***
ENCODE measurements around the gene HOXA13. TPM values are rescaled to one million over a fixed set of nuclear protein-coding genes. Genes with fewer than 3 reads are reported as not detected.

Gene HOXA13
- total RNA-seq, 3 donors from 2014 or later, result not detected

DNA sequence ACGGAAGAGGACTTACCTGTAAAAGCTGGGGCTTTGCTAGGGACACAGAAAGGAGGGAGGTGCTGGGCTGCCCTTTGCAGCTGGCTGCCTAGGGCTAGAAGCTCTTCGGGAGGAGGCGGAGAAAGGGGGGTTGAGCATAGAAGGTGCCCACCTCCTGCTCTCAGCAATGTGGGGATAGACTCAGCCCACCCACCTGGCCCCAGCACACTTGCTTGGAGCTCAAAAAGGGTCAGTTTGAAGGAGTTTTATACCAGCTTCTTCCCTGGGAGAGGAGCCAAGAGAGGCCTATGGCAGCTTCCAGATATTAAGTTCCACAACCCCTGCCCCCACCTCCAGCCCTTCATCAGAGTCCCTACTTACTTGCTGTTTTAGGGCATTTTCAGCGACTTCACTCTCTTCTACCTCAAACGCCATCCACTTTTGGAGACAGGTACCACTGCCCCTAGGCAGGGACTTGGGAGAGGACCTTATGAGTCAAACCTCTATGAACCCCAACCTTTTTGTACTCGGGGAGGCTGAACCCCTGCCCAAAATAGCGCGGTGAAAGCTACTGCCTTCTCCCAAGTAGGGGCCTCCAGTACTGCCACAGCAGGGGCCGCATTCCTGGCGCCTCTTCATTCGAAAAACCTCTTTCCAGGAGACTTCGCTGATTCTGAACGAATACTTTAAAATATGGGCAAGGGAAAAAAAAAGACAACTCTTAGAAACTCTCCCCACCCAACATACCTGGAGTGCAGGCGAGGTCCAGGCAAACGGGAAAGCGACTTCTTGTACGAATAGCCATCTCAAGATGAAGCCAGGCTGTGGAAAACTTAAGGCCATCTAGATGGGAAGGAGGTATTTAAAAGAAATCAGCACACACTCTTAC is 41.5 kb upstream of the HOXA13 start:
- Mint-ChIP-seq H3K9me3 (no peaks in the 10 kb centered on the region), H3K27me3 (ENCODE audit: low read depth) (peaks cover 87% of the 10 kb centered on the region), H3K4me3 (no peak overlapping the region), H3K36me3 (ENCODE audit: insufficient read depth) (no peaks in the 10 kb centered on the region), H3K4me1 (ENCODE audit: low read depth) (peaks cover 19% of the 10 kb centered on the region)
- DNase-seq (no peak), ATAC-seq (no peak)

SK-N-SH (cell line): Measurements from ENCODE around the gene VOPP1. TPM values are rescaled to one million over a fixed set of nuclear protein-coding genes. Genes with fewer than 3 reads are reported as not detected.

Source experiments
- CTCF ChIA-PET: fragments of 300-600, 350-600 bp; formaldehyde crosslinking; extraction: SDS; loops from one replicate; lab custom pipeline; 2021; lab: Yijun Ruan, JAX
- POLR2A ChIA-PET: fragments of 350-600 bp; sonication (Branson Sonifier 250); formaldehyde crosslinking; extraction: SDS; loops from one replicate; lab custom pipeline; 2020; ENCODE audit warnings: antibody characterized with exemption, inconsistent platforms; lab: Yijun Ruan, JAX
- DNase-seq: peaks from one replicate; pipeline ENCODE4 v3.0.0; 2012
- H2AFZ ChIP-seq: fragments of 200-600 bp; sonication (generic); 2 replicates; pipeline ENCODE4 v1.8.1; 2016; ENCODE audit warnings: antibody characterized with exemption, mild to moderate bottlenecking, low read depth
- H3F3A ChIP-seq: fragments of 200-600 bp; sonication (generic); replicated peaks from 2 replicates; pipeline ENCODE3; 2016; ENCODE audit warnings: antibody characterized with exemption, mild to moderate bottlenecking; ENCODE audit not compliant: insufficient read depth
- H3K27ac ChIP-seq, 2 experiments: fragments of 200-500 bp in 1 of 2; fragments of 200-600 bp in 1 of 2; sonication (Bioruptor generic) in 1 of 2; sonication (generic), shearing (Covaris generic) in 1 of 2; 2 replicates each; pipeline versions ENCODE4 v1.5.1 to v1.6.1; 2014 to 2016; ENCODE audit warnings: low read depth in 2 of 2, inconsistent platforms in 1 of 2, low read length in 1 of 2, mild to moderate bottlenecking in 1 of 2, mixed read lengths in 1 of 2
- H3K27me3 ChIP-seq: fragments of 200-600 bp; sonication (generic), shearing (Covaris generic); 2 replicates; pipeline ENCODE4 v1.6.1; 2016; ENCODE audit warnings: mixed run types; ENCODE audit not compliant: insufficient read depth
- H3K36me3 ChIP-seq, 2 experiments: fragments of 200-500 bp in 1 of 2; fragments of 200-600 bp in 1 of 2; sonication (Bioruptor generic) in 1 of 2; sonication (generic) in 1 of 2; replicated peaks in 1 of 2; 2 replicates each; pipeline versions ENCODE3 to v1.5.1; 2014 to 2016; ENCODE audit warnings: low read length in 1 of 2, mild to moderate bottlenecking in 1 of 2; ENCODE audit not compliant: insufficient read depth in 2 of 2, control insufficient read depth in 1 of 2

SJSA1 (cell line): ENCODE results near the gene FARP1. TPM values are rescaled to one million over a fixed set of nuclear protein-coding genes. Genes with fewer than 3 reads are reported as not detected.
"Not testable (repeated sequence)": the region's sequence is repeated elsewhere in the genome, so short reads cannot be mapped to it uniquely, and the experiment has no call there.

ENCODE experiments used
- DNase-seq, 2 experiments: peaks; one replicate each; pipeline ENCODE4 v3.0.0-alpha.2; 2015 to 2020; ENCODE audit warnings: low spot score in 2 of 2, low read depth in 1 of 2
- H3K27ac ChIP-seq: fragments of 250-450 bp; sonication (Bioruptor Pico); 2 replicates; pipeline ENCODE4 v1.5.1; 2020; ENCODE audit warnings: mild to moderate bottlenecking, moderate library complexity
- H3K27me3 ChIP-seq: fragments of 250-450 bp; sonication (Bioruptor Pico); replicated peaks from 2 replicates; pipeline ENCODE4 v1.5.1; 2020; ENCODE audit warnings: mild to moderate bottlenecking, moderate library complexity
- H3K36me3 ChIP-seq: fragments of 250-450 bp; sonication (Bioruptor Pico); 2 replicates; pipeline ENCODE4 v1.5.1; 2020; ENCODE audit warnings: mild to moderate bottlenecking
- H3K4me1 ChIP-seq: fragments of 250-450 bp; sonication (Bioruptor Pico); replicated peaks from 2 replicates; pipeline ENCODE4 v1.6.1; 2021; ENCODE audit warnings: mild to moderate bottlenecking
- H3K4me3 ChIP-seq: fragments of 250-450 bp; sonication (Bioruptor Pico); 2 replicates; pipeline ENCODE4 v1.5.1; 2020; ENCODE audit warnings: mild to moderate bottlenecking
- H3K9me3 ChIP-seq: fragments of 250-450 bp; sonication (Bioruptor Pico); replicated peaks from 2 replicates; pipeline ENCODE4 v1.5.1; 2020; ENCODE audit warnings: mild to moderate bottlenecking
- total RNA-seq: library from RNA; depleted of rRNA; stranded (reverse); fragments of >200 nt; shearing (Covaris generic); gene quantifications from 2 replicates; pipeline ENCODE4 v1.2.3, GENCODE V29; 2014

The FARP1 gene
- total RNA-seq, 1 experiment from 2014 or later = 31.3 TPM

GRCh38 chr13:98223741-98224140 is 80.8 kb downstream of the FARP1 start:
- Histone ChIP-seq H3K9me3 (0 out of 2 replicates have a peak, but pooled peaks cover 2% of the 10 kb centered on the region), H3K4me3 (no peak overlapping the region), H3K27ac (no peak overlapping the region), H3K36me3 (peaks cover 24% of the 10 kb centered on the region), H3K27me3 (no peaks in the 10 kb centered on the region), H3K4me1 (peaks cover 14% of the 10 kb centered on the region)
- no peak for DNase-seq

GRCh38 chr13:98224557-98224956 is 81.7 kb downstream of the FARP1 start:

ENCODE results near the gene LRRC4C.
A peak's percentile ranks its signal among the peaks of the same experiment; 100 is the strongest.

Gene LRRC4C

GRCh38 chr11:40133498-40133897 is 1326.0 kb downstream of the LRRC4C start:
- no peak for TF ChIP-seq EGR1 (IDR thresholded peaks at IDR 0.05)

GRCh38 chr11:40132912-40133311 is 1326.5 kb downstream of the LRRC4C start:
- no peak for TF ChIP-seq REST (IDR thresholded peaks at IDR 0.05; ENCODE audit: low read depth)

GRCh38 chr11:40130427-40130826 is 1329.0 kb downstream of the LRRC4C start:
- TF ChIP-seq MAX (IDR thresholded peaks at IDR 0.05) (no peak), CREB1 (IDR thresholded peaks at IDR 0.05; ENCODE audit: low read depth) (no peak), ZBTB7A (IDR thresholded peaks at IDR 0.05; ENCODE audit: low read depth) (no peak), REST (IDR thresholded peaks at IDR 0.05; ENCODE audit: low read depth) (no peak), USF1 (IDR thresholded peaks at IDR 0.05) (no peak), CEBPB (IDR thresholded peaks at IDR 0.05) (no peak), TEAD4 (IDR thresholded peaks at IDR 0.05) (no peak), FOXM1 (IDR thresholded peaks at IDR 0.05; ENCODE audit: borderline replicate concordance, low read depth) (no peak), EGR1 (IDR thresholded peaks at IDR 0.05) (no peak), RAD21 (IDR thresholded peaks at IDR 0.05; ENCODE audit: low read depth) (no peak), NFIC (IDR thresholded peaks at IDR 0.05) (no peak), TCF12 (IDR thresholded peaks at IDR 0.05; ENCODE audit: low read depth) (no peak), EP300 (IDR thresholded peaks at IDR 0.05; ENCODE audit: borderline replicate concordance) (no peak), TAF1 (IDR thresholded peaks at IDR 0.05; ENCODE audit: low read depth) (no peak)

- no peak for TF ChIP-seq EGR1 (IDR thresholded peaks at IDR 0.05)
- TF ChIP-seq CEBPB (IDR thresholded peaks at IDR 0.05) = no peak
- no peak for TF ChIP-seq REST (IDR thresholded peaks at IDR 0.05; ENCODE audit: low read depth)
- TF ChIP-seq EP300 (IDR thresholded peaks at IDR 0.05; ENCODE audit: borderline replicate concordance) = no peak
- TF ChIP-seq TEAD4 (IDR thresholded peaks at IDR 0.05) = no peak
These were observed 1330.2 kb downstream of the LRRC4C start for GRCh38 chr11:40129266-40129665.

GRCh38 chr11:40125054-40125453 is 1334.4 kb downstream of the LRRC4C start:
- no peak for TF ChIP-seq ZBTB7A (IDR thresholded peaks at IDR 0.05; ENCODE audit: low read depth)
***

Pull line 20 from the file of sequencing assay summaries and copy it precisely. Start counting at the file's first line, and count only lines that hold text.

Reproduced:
- DNase-seq, 2 experiments: peaks; one replicate each; pipeline ENCODE4 v3.0.0-alpha.2; 2015 to 2020; ENCODE audit warnings: low spot score in 2 of 2, low read depth in 1 of 2